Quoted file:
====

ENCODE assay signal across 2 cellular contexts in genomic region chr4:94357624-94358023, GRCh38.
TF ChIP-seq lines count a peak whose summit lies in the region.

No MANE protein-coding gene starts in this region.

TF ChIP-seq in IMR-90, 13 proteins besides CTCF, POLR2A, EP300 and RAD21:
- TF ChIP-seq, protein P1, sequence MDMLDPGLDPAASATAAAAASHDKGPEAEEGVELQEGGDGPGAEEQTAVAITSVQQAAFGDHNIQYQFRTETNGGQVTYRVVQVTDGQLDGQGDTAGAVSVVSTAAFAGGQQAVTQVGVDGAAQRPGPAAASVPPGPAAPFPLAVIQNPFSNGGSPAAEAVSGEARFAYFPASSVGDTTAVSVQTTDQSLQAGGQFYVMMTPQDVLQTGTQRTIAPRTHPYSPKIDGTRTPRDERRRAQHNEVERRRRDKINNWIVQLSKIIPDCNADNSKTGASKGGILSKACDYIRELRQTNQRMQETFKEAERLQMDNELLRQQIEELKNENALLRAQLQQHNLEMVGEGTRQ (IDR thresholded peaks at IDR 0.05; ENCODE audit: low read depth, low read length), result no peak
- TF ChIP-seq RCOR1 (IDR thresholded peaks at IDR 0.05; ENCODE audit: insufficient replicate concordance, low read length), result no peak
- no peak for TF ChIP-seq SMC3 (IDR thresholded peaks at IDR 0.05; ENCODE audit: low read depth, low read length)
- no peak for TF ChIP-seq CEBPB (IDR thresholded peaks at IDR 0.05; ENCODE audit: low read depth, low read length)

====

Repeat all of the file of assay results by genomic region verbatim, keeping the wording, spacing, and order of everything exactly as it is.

ENCODE assay signal across 2 cellular contexts in genomic region chr4:94357624-94358023, GRCh38.
TF ChIP-seq lines count a peak whose summit lies in the region.

No MANE protein-coding gene starts in this region.

TF ChIP-seq in IMR-90, 13 proteins besides CTCF, POLR2A, EP300 and RAD21:
- TF ChIP-seq, protein P1, sequence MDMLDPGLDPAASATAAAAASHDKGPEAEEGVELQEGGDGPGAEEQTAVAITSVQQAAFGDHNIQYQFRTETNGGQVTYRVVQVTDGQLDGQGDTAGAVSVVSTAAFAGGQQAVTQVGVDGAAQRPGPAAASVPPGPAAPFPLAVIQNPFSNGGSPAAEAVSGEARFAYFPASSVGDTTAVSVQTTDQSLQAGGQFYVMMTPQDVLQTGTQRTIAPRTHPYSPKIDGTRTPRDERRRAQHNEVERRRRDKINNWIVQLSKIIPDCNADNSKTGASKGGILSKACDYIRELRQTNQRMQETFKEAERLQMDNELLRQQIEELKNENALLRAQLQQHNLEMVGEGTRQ (IDR thresholded peaks at IDR 0.05; ENCODE audit: low read depth, low read length), result no peak
- TF ChIP-seq RCOR1 (IDR thresholded peaks at IDR 0.05; ENCODE audit: insufficient replicate concordance, low read length), result no peak
- no peak for TF ChIP-seq SMC3 (IDR thresholded peaks at IDR 0.05; ENCODE audit: low read depth, low read length)
- no peak for TF ChIP-seq CEBPB (IDR thresholded peaks at IDR 0.05; ENCODE audit: low read depth, low read length)